Watching these kind of euro-sleaze thrillers is like playing a game of chess with the directors who are behind them. After several lengthy moves -- some strategic, others brazen, while others daftly stupid -- and after you’ve spent all that time keeping track of the pawns (-- the victims), rooks (-- the red herrings), bishops (-- the bumbling police force) and knights (-- the protagonist), shifting around the checkered field, trying to make heads or tails out of what your opponent is trying to show you, in the end, when we reach the end of the movie, the director tends to put his finger on his own king and leverages the board into tipping over, scattering the other remaining pieces, then rights it, takes his finger off the still standing king and declares himself the winner. It’s a twist, sure, but it’s also a big old cheat and completely unfair to those playing along and trying to pay attention. And thanks to the ambiguity of that final big twist, the implications of who gets away with what at the end of The Night Evelyn Came Out of the Grave are a bit scurvy and, dare I say, a bit of a buzzkill. It doesn't help that Miraglia has an eye for a certain type of woman, which resulted in all of his actresses looking nearly identical, making it hard to deduce who we're looking at half the time.

Luckily, The Red Queen Kills Seven Times is a lot more coherent. I wouldn’t go so far as to say it made sense by any means -- well, sort of, and once again his actresses are all ringers for each other, but at least the five-car twist pile-up at the end isn’t a cheat as we find out who was behind the killer’s mask all along. Here, Miraglia really finds a proper balance between Bava’s old school chills and Argento’s sensuous violence. We begin in the past where two feuding sisters, Kitty and Evelyn, get a time-out from dismembering each others dolls long enough for Grandpa Wildenbrück (Schündler) to explain a macabre painting that relates to a centuries old family curse involving two sisters known as the Red and Black Queen. Seems the Red Queen was killed (-- more like put down) but, according to the legend, she rose from the dead and killed seven people in the Wildenbrück circle. AND! This curse appears to hereditary as it cycles around every 100 years, with two more sisters coming under the homicidal influence, with seven more people killed to mark the deadly anniversary. AND! This curse is due to strike again in ten years time in 1972.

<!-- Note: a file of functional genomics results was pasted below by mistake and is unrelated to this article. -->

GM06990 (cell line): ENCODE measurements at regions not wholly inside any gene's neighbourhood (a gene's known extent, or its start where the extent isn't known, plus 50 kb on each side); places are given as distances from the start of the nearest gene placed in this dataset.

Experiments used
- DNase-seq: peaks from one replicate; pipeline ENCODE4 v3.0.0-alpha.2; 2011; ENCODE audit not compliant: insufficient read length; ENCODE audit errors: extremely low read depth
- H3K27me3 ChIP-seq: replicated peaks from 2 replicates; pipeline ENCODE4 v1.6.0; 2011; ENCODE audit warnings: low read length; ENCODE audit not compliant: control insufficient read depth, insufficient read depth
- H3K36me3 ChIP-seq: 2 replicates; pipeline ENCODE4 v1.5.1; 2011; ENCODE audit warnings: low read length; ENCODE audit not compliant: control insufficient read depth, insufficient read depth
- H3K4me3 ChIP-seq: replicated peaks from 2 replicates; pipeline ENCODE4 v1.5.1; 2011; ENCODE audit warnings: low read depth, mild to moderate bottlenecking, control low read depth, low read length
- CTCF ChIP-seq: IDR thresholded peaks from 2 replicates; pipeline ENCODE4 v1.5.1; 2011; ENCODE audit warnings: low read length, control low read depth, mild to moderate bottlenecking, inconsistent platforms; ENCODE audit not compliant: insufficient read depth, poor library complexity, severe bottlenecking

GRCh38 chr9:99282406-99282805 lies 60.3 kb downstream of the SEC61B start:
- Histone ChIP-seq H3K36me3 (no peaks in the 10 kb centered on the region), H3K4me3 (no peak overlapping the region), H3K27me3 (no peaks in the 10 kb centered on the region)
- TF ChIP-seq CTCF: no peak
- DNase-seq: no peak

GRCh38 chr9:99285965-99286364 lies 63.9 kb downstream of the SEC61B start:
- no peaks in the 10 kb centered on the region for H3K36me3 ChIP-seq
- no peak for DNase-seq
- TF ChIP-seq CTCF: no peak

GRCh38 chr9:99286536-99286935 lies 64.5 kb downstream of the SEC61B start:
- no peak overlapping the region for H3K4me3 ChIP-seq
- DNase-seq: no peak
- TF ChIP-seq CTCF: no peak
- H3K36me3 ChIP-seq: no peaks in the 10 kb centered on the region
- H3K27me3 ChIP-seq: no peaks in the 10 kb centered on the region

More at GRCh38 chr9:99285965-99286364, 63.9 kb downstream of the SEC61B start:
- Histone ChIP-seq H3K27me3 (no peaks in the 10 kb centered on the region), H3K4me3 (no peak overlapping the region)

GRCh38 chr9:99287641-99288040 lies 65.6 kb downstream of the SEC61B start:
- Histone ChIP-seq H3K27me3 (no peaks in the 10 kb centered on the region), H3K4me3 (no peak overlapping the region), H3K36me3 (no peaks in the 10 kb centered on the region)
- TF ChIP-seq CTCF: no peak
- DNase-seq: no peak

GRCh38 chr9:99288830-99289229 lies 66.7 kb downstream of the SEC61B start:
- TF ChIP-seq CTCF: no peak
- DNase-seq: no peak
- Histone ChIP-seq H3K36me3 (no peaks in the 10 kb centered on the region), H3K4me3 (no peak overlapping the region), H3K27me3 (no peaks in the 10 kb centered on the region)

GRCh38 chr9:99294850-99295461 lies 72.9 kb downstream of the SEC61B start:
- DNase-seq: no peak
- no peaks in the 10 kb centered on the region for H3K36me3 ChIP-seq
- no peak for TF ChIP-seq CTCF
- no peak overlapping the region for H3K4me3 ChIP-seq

We warp ahead, then, only to find out Kitty (Bouchet) kinda jumped the gun on the curse, having accidentally killed Evelyn (Guido) during one hellacious cat-fight. And with the help of her older sister, Francesca (Malfatti again), and her husband, Herbert (Korda), they cover up the crime, hiding the body in a secret chamber deep in the bowels of the family castle and convincing everyone else that the sister moved to America. But this help comes at a price as Kitty must forfeit any claim to the family fortune once their grandfather finally kicks the bucket. And this he does, helped along the way by a mysterious woman in a red cloak, who looks a lot like Evelyn, and who, essentially, frightens him to death. But at the reading of the will, there’s a snag as the old man’s final instructions prevent any disbursement until 1973 when the curse has officially passed. Meanwhile, the same lady in red starts slashing her way through Kitty’s colleagues and business associates at a modeling agency. And while all evidence, motive, and eye-witnesses accounts point to Evelyn being the Red Queen, we all know that’s impossible, right? -- Right?